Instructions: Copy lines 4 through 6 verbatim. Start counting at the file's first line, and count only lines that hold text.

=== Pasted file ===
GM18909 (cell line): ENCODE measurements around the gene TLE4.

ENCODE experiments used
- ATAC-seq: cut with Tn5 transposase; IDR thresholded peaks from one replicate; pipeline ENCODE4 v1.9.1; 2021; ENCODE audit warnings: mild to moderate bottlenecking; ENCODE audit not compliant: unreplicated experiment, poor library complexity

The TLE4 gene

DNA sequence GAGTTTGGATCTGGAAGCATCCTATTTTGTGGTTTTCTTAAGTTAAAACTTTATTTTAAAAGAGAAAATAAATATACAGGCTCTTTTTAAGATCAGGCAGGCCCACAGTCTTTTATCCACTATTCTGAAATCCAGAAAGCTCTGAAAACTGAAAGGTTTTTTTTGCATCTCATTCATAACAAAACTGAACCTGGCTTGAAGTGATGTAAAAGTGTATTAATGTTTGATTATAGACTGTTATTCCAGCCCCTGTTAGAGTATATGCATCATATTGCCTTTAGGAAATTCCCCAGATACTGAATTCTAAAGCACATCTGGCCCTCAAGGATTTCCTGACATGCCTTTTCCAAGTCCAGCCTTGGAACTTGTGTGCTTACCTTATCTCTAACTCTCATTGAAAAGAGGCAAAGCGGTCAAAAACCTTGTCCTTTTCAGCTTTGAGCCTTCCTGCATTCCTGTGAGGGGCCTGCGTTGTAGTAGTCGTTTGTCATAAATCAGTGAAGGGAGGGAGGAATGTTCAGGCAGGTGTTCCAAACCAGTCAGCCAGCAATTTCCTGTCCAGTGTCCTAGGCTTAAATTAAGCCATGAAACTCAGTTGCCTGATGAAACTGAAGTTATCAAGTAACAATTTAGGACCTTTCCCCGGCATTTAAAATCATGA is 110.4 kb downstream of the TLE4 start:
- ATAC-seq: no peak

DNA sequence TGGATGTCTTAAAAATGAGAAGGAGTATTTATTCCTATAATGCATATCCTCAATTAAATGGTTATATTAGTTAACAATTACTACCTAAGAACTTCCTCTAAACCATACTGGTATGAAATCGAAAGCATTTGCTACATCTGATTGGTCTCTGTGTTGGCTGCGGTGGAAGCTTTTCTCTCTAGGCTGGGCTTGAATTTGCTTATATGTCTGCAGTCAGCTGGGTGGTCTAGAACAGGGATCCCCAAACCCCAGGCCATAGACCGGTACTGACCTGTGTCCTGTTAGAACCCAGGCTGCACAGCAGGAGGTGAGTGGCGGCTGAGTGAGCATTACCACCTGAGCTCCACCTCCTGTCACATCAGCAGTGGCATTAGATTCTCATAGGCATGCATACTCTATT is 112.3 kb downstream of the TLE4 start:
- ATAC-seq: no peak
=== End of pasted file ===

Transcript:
The TLE4 gene

DNA sequence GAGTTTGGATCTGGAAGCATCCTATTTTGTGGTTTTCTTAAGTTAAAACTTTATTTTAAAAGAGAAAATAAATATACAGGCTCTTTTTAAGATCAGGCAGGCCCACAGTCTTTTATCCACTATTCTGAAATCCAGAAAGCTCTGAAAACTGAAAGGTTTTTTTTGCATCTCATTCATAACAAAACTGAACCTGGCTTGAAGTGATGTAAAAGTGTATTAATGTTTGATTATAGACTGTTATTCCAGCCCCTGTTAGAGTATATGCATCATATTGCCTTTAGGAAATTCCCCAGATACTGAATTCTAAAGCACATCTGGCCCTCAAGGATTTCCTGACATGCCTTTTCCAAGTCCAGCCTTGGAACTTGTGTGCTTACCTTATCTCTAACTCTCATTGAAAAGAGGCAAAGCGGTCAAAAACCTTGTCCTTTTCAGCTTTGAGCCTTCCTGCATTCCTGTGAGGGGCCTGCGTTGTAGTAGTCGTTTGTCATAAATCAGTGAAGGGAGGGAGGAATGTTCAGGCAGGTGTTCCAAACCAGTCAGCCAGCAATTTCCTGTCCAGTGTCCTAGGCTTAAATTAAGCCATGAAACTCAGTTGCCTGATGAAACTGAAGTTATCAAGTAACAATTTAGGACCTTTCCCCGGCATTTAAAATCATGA is 110.4 kb downstream of the TLE4 start:
- ATAC-seq: no peak